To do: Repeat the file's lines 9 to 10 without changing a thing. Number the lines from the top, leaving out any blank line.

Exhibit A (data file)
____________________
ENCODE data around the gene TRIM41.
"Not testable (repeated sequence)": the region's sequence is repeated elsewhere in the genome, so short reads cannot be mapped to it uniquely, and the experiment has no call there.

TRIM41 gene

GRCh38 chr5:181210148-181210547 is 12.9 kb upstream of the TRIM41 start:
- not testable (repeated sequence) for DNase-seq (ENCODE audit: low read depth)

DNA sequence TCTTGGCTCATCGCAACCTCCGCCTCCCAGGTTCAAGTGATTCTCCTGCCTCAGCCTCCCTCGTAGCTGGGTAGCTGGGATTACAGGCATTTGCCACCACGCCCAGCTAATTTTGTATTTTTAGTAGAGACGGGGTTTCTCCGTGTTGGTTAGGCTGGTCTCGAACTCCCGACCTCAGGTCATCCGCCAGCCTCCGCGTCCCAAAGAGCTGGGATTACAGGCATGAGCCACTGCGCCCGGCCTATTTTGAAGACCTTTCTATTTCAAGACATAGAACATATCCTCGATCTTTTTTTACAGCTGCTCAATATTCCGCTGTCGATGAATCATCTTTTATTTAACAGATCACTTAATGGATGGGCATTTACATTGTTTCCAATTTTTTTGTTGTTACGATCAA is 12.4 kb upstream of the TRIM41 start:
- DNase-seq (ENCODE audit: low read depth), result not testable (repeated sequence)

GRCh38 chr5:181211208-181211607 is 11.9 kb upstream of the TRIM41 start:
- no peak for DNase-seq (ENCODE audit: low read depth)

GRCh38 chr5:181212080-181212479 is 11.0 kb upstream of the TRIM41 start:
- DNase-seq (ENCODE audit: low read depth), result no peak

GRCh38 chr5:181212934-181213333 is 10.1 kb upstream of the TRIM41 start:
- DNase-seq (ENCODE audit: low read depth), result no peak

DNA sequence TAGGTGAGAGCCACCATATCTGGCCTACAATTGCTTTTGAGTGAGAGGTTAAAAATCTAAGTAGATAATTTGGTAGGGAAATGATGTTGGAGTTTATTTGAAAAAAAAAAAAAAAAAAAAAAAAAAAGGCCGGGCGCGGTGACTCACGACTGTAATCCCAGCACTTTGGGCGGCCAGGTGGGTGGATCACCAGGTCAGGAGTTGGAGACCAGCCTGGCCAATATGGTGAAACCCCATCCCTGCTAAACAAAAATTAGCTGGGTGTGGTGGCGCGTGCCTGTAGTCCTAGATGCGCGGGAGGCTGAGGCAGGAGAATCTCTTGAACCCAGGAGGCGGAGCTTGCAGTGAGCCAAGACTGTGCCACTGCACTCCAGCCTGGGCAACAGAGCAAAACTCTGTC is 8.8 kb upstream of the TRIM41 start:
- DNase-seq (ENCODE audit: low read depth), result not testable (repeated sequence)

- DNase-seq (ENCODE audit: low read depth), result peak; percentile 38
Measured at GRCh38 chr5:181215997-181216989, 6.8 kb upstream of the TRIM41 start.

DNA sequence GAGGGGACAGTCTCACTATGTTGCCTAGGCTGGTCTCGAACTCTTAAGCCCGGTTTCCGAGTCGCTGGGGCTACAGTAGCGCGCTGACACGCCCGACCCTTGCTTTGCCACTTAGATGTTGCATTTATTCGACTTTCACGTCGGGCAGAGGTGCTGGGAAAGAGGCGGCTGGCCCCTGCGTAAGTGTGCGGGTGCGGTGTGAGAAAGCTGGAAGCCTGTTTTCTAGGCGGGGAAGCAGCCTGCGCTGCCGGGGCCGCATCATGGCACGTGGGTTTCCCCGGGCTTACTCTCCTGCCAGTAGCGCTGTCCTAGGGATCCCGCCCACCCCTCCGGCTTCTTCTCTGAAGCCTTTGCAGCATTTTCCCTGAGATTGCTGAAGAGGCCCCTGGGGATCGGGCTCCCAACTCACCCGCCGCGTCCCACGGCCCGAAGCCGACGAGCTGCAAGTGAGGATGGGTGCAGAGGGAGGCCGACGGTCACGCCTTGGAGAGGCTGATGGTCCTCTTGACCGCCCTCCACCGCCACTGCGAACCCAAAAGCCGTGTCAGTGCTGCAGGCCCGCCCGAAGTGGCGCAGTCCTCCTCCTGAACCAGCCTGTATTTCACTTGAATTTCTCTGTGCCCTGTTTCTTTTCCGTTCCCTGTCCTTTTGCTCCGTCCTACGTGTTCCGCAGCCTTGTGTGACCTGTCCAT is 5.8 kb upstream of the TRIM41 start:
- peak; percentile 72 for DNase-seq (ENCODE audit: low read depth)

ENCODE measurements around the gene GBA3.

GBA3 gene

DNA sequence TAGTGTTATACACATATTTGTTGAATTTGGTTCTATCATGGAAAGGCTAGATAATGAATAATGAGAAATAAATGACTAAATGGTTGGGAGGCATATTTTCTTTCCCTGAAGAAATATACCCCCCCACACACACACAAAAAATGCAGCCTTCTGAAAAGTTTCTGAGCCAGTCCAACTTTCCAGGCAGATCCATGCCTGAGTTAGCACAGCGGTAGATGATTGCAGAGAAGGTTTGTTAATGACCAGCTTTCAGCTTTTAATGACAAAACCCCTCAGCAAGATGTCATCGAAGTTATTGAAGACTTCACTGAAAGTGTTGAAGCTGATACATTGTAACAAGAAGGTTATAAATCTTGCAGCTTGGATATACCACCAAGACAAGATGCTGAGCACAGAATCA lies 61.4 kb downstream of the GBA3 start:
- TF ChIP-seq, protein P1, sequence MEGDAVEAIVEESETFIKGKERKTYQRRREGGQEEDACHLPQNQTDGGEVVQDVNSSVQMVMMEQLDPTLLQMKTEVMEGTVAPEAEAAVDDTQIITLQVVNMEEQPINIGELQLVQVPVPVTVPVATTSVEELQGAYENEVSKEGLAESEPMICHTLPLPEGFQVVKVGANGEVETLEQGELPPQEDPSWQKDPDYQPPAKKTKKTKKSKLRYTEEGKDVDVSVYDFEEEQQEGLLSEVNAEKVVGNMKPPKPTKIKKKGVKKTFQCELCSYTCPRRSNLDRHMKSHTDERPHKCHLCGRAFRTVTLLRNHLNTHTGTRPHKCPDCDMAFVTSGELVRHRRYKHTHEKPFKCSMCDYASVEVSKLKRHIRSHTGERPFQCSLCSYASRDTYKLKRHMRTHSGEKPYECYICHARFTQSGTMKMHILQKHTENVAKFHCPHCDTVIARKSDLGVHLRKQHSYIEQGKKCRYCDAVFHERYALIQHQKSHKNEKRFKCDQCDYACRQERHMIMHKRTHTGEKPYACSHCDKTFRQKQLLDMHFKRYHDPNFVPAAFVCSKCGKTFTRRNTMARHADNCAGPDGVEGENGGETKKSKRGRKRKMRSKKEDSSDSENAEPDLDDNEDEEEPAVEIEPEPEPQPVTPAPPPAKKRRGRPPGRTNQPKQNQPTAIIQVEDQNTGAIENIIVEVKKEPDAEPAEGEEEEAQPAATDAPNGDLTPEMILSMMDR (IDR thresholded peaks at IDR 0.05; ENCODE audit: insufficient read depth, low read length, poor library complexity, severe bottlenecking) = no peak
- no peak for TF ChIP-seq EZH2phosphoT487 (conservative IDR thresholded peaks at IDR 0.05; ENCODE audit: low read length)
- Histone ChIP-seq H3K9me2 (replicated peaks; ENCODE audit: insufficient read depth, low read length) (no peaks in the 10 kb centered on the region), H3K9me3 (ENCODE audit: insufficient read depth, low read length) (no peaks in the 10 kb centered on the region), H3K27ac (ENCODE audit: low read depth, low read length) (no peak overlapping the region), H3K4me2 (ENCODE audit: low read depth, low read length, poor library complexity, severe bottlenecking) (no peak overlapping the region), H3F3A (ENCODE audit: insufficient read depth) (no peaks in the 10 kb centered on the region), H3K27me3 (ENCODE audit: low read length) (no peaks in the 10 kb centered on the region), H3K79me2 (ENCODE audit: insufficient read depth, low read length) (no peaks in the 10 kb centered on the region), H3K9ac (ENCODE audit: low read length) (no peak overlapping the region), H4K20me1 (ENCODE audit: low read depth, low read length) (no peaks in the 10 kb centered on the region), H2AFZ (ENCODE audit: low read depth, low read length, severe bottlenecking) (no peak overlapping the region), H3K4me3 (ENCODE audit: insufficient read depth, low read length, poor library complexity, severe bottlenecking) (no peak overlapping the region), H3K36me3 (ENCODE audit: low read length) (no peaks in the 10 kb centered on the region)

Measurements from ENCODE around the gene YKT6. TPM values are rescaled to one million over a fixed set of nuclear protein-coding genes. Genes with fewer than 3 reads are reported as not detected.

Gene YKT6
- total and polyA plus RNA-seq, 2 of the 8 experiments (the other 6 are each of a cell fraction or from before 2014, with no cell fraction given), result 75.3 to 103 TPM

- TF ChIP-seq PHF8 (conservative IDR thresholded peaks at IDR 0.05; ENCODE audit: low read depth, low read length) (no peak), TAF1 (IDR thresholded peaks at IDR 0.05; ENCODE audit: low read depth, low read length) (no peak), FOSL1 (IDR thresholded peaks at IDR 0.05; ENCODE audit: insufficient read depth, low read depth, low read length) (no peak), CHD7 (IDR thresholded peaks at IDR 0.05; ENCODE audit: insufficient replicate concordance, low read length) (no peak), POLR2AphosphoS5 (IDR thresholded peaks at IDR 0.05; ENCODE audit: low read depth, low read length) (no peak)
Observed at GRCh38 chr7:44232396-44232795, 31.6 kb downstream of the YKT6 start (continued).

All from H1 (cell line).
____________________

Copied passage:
- no peak for DNase-seq (ENCODE audit: low read depth)

GRCh38 chr5:181212080-181212479 is 11.0 kb upstream of the TRIM41 start: